Tuesday, January 8, 2019
59 Million and Counting
On the 46th anniversary of the court cases Roe v. Wade and Doe v. Bolton that legalized abortion, we remember the 59 million lives lost to abortion since January 22, 1973.
Large numbers like 59 million can be difficult to wrap your brain around, because there aren’t many tangible examples of numbers that big. We decided to put together a few examples of what the number 59 million could represent.
One common use for numbers is, of course, the dollar. $59 million could go a long way—it could send just a few kids to college, or it could buy several different houses and properties. There are also a few less practical, but no less interesting, ways to spend that much money. $59 million could buy front-row, Saturday night Hamilton tickets on Broadway for the entire city of Lansing, MI, with a few thousand tickets left over. $59 million could buy the famous wedding dress of the Duchess of Cambridge, Kate Middleton, 152 times. $59 million could buy one of Washington, D.C.’s historical monuments of either Presidents Lincoln, Washington, or Jefferson, and you would still have few million left to save towards your next favorite monument.
In addition to signifying what an item was sold for, numbers quantify how many items were sold or how many people bought it. In movie sales, Avatar holds the world record for the highest-grossing film ever made. 97 million tickets were sold while it was in the theater. The missing 59 million people could have increased the tickets sold by 60%. Other famous box office hits, including Harry Potter and the Sorcerer’s Stone, Spiderman 2, Lord of the Rings: The Two Towers, Lord of the Rings: The Return of the King, Finding Nemo, and Back to the Future, each sold around 59 million tickets. The missing 59 million people could have doubled the tickets sold for these movies.
If each person lost to abortion was represented by 1 second of silence, this would take 683 days— nearly two years—of silence.
If each person lost to abortion was represented by one square mile, the space needed would be 2 million square miles more than the land area of the globe.
Though 59 million people can’t realistically be in one physical place, millions can come together through the World Wide Web. Millions of people can be united in one interest or follow the same celebrity on social media. President Trump, for example, has around 57 million followers on Twitter. The missing 59 million people could double his Twitter account. Former President Obama has 20 million followers on Instagram. The missing 59 million people could quadruple his Instagram account.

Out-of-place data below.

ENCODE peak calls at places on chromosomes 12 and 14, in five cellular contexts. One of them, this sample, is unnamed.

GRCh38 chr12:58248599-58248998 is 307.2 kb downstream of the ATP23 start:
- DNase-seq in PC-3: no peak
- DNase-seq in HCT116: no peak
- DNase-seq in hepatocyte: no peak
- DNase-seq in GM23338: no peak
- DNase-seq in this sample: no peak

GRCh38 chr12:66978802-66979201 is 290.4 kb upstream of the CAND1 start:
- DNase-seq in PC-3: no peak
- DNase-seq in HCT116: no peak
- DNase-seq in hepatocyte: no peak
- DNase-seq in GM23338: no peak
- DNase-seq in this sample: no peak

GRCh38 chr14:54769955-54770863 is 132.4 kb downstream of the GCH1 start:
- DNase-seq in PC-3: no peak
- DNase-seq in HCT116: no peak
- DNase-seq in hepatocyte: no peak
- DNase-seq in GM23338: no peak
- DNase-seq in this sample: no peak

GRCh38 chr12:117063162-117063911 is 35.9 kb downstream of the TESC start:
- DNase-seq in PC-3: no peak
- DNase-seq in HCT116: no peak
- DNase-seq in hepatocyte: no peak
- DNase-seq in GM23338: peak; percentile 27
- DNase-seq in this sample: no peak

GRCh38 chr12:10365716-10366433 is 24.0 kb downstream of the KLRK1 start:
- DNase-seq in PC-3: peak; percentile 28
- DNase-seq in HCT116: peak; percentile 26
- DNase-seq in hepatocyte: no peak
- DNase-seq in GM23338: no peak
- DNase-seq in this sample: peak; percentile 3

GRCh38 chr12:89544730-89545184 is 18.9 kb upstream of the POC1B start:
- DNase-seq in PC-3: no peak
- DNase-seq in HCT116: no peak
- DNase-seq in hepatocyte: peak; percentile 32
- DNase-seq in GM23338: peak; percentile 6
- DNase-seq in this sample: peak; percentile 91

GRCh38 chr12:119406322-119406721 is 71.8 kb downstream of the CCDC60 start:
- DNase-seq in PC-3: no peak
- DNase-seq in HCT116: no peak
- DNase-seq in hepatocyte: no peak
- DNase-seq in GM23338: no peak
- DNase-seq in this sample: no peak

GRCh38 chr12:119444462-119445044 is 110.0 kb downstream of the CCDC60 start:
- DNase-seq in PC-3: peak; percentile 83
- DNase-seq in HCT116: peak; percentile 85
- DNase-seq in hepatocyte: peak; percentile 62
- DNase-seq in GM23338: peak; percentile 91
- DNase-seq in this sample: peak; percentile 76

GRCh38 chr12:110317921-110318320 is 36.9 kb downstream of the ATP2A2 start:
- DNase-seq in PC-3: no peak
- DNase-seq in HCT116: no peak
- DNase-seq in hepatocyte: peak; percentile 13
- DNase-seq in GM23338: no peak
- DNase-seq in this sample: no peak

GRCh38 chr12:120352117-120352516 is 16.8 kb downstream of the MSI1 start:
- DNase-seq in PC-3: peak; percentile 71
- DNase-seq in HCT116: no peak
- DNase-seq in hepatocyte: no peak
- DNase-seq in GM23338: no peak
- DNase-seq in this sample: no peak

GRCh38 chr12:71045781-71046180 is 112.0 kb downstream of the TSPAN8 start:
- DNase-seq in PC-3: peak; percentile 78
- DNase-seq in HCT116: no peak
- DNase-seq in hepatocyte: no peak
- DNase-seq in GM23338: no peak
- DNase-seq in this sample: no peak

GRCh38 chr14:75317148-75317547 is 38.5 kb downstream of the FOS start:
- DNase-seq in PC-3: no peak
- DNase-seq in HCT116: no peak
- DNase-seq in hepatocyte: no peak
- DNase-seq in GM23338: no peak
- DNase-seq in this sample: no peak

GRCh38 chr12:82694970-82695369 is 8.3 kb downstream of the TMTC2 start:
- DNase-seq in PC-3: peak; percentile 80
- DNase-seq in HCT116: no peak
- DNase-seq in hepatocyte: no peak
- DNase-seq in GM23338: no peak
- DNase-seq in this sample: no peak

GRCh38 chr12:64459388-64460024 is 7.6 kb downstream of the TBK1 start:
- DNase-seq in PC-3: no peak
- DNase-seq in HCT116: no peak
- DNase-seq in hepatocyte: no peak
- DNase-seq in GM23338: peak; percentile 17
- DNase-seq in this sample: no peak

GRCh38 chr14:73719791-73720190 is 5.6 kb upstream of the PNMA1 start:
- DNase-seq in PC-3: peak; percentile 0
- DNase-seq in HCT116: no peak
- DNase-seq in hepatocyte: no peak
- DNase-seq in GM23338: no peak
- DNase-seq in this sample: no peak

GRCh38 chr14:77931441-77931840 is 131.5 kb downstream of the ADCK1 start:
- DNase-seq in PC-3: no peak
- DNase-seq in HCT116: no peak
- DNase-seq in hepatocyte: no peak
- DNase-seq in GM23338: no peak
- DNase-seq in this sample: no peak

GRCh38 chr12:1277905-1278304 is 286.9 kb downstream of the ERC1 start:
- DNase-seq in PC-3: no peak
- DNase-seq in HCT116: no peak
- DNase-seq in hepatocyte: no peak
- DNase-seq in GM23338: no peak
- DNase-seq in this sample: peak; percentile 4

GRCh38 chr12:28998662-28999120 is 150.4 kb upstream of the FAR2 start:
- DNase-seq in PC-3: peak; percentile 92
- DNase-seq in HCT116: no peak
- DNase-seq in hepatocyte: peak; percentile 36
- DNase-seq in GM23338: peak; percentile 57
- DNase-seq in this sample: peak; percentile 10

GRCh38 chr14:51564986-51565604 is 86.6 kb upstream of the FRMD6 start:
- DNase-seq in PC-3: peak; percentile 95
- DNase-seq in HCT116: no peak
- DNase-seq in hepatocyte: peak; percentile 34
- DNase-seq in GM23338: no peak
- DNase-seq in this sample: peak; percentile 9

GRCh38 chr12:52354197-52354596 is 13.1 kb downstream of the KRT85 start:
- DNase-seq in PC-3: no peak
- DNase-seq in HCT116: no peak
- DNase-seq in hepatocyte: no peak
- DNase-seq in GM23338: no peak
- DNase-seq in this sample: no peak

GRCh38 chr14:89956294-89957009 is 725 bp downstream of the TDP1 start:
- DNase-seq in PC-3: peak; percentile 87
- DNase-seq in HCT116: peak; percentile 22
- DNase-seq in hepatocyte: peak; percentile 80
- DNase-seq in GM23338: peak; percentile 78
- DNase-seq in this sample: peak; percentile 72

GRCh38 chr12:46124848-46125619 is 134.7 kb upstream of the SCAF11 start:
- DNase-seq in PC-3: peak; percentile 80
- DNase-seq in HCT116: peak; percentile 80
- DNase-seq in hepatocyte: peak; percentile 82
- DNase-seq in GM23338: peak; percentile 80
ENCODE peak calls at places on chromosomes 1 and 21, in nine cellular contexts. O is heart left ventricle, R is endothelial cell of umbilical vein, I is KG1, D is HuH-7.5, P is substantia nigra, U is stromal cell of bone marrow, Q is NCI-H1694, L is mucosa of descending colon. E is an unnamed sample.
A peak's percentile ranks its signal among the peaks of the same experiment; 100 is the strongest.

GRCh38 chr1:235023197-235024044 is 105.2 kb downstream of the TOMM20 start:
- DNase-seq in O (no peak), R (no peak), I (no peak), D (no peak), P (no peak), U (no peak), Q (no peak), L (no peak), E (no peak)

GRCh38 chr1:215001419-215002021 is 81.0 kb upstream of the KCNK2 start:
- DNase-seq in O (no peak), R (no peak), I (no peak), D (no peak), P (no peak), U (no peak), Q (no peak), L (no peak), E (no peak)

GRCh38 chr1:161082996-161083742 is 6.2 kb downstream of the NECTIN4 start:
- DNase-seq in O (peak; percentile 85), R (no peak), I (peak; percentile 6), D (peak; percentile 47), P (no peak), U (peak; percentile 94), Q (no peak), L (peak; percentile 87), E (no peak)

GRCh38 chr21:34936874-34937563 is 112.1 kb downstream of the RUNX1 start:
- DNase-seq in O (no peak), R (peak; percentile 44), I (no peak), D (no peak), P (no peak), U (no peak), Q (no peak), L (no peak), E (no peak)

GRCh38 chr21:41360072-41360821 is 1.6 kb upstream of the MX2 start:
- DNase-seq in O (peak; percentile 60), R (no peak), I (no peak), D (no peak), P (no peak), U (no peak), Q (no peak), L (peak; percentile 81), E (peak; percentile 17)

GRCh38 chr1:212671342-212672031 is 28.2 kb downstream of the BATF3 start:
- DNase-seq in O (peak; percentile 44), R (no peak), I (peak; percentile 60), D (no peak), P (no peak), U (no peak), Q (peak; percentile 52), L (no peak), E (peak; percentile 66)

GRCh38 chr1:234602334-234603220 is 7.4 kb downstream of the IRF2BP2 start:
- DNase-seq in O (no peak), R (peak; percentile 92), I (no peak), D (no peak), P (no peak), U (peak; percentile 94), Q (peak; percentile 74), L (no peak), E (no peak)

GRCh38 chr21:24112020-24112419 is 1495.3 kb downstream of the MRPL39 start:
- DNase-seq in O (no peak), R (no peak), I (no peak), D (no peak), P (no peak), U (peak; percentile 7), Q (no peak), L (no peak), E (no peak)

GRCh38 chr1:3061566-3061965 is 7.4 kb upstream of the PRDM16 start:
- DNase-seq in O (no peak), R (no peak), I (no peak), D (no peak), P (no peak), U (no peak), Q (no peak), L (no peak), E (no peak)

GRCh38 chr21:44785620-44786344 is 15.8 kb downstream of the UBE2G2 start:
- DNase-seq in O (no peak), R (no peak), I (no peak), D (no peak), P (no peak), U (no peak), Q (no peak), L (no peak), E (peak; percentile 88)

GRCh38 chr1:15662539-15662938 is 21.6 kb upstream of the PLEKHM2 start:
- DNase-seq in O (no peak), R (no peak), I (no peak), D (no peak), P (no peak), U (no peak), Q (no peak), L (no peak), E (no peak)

One physical space that does give a comparable example of millions of people together is large cities. On the crowded streets of a city like New York, you can barely stretch out your arm without it hitting someone else. Even then, it is impossible to visualize how many people are really in the entire city. But imagine for a moment the busy streets, packed coffee shops and restaurants, and sky-high office, hotel, and apartment buildings in some of the world’s most popular cities: Beijing, Tokyo, London, Paris, Los Angeles, and New York. Now realize: the entire population of these six famous cities combined comes to roughly 3 million people less than the missing 59 million.
If the people in these cities all disappeared from one cause, would the world pay attention? Because they had faces that were visible, and they could make sounds you might hear? Or would there still be some who made excuses, saying that the world was overpopulated anyway, or that so many of those people probably lived in poverty or with disabilities, and led worthless lives anyway?
Let us be the first to pay attention and stand up for the 59 million lives lost and be the first to recognize the sanctity of every human life.